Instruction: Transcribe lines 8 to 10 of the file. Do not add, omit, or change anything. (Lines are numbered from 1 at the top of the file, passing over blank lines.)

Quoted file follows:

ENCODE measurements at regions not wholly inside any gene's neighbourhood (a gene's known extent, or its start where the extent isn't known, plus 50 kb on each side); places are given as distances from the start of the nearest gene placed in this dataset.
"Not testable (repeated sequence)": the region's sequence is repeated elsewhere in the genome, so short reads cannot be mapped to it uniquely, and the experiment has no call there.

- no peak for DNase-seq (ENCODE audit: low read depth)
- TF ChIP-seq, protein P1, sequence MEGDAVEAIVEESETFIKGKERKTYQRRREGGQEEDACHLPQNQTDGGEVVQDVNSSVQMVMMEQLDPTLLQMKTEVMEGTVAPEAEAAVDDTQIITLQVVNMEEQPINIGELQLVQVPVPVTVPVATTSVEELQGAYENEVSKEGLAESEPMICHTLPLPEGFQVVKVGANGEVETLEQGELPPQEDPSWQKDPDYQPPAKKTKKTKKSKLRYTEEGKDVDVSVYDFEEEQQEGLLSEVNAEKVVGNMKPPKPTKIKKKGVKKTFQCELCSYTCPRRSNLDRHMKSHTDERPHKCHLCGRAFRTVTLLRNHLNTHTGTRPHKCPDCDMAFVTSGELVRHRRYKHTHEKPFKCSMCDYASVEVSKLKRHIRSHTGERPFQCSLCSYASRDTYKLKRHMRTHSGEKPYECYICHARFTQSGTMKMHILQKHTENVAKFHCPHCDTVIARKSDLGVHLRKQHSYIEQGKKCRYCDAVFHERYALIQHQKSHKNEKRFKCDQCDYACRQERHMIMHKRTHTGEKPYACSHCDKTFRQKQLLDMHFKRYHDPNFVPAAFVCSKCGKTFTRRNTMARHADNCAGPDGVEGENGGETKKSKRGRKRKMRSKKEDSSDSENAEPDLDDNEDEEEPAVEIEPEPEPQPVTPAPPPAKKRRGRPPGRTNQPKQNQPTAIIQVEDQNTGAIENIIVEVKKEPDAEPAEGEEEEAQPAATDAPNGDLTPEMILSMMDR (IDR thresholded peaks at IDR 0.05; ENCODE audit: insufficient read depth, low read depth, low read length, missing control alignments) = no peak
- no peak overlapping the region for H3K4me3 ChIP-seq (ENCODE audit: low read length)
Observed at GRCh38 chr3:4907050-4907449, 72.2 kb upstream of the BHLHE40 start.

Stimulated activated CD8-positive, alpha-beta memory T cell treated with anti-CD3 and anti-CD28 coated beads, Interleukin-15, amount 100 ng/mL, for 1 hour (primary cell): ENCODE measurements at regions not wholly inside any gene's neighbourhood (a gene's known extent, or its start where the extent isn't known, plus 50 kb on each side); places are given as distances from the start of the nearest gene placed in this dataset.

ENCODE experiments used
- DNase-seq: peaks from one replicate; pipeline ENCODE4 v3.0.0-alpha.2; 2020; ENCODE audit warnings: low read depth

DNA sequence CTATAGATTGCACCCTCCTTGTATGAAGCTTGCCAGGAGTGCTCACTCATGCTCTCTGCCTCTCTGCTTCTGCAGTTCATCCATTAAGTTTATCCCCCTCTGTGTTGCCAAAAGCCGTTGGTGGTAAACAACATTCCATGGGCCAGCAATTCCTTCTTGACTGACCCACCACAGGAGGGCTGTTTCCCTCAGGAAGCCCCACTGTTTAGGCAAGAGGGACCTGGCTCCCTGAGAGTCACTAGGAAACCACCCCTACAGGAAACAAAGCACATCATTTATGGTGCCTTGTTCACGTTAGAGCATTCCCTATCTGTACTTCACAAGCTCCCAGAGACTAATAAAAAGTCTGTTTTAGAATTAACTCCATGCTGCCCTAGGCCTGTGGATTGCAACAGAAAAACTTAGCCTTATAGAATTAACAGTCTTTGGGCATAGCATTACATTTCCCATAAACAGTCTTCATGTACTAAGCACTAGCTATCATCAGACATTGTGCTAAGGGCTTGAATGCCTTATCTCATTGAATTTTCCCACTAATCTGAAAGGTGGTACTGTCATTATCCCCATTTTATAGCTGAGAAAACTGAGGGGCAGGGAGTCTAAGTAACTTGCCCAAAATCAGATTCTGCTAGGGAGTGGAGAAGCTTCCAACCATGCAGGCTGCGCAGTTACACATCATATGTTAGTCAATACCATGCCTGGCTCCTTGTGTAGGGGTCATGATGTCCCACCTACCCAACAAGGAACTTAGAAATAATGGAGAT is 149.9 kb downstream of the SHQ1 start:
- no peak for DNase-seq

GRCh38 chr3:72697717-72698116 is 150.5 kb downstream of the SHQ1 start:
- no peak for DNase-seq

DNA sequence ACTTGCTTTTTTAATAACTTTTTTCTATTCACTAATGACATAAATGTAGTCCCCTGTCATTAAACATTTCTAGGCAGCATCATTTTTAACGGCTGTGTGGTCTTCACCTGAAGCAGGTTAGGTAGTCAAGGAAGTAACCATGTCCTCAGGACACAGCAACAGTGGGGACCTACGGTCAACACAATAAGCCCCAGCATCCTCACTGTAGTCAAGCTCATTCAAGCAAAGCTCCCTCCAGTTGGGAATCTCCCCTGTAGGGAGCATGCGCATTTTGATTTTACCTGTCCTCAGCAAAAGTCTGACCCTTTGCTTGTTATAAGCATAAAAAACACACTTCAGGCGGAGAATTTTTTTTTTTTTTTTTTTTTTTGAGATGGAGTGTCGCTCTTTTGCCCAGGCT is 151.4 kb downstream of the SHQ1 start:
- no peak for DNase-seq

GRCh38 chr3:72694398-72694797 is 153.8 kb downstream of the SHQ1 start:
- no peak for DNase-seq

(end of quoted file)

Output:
ENCODE experiments used
- DNase-seq: peaks from one replicate; pipeline ENCODE4 v3.0.0-alpha.2; 2020; ENCODE audit warnings: low read depth

DNA sequence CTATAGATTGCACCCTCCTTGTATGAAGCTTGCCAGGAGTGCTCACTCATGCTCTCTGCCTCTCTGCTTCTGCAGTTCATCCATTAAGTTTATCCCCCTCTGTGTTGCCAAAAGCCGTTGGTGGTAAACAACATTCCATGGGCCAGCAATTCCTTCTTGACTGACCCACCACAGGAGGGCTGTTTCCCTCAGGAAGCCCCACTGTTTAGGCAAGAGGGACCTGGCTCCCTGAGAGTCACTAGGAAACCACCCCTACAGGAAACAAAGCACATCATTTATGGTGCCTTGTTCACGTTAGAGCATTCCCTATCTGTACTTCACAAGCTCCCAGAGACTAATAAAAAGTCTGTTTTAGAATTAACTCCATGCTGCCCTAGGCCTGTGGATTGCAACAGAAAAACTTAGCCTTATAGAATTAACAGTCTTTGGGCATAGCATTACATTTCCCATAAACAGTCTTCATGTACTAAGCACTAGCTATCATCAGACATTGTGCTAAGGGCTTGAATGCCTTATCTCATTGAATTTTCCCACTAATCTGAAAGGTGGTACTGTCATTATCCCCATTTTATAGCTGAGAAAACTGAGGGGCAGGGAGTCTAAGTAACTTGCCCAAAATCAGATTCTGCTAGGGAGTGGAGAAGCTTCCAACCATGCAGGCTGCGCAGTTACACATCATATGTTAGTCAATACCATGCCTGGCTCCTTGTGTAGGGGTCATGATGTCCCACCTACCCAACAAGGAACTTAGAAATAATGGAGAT is 149.9 kb downstream of the SHQ1 start: